While simple cheap chargers have circuitry that tends to looks more like the suggested situation a decent smart charger with appropriate features for this type of operation (battery charge maintenance) should not damage an otherwise working battery.

My smart charger has often indicated battery problems are imminent long before the battery fails.

In short use the right tool for the job - Murf's set-up works for him - that's great, I would feel 100% confident using my smart charger to do the same thing. If yours has a battery charge maintenance function and you read the manual on how to use it you should be just fine, your battery may thank you for it.






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 12-05-2008, 12:55 Post: 158394
earthwrks

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 Battery Overcharging

Another critical thing is the type of vehicle; does it have a need to keep certain electronics alive i.e., it is always in a state of discharge.

Murf I'm confuthesed.
I'm no battery expert but if I take your statement at face-value about voltage equalling out to a no-charge condition, doesn't it follow that batteries like your buddies who keep the charger on would not be damaged (implying it's due to overcharging)? Perhaps the batteries are bad to begin with.

And if I take my logic one step further, a vehicle that is continually charging or let's say maintaining charge, its battery is doomed to having a bad battery?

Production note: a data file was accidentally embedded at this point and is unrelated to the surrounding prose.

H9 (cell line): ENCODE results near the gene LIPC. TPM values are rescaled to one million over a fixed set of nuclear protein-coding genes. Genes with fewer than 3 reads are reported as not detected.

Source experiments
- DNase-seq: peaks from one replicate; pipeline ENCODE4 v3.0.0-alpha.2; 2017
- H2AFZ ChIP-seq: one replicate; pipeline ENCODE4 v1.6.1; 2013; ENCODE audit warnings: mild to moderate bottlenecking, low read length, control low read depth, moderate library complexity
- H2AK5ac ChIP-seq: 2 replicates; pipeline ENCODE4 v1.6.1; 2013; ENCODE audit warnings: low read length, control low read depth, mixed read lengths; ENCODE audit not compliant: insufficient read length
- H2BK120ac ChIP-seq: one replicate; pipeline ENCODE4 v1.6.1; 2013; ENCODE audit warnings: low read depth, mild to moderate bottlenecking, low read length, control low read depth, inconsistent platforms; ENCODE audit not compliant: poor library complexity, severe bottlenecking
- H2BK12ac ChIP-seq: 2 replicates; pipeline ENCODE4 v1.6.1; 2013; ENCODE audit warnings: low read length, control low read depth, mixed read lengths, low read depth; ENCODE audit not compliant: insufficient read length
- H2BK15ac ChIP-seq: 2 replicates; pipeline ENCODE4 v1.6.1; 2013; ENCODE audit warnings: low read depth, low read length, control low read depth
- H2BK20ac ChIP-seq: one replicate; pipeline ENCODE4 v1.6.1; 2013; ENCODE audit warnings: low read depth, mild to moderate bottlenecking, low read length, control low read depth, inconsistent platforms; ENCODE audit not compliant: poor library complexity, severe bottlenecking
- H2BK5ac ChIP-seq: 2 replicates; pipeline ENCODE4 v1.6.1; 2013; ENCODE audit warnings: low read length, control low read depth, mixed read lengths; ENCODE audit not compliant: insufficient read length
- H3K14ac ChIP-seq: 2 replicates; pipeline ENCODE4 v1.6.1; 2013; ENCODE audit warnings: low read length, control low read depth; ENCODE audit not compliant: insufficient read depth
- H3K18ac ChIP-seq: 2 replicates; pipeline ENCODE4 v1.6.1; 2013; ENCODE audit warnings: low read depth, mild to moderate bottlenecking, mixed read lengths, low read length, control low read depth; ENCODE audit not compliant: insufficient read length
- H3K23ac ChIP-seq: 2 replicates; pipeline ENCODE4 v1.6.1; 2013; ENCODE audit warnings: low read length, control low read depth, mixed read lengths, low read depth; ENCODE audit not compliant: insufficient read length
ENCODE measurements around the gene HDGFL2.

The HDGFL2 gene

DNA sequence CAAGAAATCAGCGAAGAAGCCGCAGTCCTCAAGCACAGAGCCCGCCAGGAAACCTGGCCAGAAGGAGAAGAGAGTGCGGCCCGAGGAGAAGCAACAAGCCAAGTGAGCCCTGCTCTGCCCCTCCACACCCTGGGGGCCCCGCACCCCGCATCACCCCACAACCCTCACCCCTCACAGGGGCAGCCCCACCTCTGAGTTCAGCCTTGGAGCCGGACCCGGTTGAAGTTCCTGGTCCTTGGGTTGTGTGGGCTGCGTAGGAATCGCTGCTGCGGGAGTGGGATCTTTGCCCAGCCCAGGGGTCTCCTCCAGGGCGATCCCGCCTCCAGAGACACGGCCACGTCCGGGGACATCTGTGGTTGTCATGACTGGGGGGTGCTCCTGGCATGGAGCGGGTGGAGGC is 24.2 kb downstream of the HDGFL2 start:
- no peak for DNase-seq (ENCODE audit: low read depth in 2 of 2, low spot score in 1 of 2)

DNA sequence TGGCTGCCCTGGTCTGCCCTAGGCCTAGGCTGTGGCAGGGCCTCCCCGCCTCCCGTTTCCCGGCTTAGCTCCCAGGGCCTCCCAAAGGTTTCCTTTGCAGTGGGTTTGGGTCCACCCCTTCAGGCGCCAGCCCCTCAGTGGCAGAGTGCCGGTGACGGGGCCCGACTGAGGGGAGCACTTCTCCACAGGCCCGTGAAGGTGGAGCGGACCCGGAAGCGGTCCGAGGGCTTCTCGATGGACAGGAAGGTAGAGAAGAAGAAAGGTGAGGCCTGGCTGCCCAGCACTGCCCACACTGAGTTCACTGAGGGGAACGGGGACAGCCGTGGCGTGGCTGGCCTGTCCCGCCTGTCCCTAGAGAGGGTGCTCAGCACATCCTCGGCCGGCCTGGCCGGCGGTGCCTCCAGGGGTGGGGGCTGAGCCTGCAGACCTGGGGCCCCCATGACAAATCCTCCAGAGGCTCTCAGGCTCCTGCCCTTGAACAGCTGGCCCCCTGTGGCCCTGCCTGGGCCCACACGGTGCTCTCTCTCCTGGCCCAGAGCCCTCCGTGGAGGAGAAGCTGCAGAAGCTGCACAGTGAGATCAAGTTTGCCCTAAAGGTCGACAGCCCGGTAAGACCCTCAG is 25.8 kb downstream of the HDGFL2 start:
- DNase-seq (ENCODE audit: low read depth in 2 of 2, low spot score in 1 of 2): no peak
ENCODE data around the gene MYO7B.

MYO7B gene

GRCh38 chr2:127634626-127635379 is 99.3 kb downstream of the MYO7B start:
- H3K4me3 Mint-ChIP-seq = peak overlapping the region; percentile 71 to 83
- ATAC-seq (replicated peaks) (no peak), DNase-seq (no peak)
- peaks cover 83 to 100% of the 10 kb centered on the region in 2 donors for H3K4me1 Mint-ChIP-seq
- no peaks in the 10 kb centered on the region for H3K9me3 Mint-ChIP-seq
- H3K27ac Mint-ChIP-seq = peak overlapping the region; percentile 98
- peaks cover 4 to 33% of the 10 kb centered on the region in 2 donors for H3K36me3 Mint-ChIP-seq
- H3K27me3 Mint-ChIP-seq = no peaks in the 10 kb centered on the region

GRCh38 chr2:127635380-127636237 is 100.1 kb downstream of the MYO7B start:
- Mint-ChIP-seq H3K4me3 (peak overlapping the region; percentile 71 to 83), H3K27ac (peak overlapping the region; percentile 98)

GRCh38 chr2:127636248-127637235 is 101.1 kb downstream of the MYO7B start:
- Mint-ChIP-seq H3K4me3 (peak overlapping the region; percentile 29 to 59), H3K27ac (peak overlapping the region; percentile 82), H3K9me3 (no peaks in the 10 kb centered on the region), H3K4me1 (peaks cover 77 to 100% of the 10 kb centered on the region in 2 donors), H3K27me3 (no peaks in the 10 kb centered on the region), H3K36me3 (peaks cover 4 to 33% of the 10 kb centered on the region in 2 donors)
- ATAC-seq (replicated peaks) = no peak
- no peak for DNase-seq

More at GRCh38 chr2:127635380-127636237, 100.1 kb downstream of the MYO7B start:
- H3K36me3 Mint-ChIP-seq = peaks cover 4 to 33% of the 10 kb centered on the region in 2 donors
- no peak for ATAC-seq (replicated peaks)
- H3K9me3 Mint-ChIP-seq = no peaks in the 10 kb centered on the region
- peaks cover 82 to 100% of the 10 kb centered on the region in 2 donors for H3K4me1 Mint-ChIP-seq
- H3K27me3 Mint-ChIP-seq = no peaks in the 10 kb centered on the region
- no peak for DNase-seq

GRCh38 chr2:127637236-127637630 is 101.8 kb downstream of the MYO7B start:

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 12-05-2008, 13:33 Post: 158396
Murf

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 Battery Overcharging

Quote:
Originally Posted by auerbach | view 158386
Don't have one of the new "smart" chargers.



I wasn't referring to 'smart chargers' because Auerbach specifically stated he didn't have one, but was instead talking about those little 'power supply' style 1 amp trickle chargers with a regulated ~12.5 volt output.

Jeff, don't forget that in a vehicle, be it a car, truck or tractor there is not just a constant charge, but a constant (and varying) load on the battery. The location of the battery near a warm engine and/or radiator, and the fact that it is in a moving vehicle (keeping the liquid from separating) all contribute to a much healthier location for the battery than sitting frozen (at least in our case) for several months while in a dormant state.